(Most of this was written at the end of April, but is still accurate)
So my new activity levels have been changing my body, and I dunno how to feel about it. I like the difference in how I feel but am really weirded out by the difference in how I look. I can see a difference but it is very hard for me to tell, visually, how it is different except that my belly and inner thighs are "looser," less dense. My belly seems smaller but also like it pokes out more. I think my waist is narrower but my lower belly is more pokey (which is a shape I really like, as I associate it with strength). I also noticed that there is less fat around my ribs, which weirdly makes my boobs more pronounced when I am naked.
I don't like feeling like I don't know what is going on with my body, so I tried weighing myself and I have gained. I know muscle weighs more than fat, and I can see the increased muscle in my butt, lower legs, and shoulders, but it still was disturbing because I have not varied... [cn/tw: talk of weight/size with specific numbers for lbs/inches]
...more than 7 pounds from my normal 212 in like... 5 years. Currently I am about 230, averaging the last 2 weights I took while approximately the same size. It just seems sudden and shocking and it's really new to me. From 1996 to 2000 I stayed the same weight (I was heavy as a young teen and then starved myself for years). Then from about 2000 to 2013 I gained about 5 pounds per year, and then I stayed about the same for 5 years. I have never experienced a 10 change in a year, ever.
I finally pulled out the measuring tape and took my chest, waist, hip, and thigh measurements and if I did them right, there's an inch less on chest, waist, and hip, and a quarter inch more on my thighs. I had taken my measurements a few months ago to order from eshakti, so I had the old measurements to compare to. I was really disbelieving that I could have changed that much while still looking the same and feeling the same in my clothes, until I realized that I was using a tighter notch on my mi band (which I lost, sadly) which is a quarter inch difference. So now I am pretty sure that it is that much difference.
It's really weird to have my body change shape like this. I honestly wasn't expecting it. I started doing the daily 1.5 mile primarily because I am worried about the effects that my ADHD meds have on my heart, and some daily heart rate increase for at least 30 minutes is the best way to strengthen your heart (or so says the internet). I was just hoping to get overall increased stamina and for my body to be less hyper-reactive to exertion, and for my ankles to stop swelling up.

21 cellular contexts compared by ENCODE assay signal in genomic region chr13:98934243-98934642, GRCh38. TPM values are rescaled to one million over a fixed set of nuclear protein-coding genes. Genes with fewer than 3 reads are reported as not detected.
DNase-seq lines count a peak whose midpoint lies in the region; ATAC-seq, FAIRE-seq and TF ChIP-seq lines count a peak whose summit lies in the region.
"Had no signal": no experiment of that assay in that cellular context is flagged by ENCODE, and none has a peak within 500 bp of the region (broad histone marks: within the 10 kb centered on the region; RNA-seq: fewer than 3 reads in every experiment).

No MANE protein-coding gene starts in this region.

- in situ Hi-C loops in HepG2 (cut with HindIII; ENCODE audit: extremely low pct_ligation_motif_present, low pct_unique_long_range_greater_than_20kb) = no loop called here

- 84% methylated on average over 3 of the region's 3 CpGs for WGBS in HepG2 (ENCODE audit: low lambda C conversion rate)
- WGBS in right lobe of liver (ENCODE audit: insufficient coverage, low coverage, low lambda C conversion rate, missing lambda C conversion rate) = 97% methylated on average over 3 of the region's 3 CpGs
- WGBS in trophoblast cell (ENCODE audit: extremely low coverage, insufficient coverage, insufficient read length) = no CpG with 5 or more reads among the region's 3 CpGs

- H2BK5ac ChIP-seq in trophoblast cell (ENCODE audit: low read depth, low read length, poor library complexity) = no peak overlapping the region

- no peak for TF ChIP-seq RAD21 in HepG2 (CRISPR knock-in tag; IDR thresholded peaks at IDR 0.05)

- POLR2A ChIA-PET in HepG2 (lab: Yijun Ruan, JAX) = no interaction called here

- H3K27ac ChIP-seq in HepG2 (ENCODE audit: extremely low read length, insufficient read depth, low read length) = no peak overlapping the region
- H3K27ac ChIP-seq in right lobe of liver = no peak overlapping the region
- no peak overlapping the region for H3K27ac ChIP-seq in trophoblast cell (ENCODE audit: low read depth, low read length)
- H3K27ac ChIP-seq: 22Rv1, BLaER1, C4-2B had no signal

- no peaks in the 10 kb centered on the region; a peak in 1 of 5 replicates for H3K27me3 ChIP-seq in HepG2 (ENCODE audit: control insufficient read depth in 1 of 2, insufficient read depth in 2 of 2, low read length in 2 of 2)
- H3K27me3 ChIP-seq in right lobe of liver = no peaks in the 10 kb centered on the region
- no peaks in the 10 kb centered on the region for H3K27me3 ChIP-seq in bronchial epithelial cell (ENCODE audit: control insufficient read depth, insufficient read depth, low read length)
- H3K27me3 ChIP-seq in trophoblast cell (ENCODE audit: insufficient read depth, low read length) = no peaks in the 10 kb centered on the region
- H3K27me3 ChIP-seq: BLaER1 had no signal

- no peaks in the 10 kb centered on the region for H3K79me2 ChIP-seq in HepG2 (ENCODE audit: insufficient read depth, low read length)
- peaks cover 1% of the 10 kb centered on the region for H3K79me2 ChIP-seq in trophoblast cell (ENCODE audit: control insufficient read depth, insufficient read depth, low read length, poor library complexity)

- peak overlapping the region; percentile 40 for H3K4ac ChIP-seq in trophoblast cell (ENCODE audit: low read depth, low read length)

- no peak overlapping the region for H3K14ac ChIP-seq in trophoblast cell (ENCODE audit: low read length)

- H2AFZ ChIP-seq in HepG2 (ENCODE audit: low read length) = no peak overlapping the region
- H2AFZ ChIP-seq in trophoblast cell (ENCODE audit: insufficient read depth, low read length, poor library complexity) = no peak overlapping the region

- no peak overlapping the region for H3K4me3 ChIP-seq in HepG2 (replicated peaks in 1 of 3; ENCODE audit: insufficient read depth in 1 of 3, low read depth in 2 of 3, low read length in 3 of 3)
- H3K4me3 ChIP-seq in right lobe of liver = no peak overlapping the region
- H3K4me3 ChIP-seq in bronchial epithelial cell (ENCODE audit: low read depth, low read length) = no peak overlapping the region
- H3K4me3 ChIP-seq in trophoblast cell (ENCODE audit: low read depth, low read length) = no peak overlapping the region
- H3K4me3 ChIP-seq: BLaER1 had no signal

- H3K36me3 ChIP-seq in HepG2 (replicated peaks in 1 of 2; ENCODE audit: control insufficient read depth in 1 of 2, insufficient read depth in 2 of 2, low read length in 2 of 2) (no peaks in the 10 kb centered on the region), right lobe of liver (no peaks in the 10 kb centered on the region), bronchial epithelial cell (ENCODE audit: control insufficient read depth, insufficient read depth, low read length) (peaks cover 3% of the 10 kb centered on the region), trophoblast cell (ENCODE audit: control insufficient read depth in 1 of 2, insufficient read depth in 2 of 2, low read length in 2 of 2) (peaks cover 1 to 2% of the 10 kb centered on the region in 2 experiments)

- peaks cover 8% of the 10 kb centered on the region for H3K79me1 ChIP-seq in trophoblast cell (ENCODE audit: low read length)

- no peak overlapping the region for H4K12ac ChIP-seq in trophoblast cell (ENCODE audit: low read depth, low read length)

And I have certainly gained these things! on days when I have gotten enough sleep, it is not even difficult to make the walk any more, even though there is a very long steep hill near the end (I still hate that part though!). I still sweat a lot, but it is more like a cup of water instead of a pint, and I cool down much much faster after stopping. It used to take me about 15-20 minutes and now it takes less than 5 minutes (as long as I am hydrated enough and not in a hot room w stagnant air).
I do think that taking glutamine and serine (two amino acids which help counteract cortizol*) has helped my body and brain recover a lot from the years of stress. I know that my brain and body both suffer when I don't eat enough, so even though I consider it an annoying chore, I take it seriously now. I aim to eat three meals (rather than my usual 1 snack and 1 meal), to have some fresh or frozen fruits and/or veggies, and to eat something at the beginning of each day. I found some dry cereal that I don't mind eating like crackers, and I have that in the morning (it counts as food! it's high protein and low sugar). Lunch is hard because it takes so much planning ahead, but I had a real lunch several times this week. I have gotten back into making smoothies and have had one for dinner most days when I'm home.
*Cortizol is a hormone that your body produces in reaction to stress and/or low blood sugar. It is meant for emergency use only so when you live in daily survival stress for a long period of time, it can wreak havoc on your body. One of the things it does is prevent you from using stored energy reserves (fat). This is how you can actually gain fat by restricting calories. If your body thinks you are starving, it will save everything it can. Many times when people get stressed they gain fat, and when they are less stressed they will lose it again; this is in large part because your hormones have more control over your body than you do.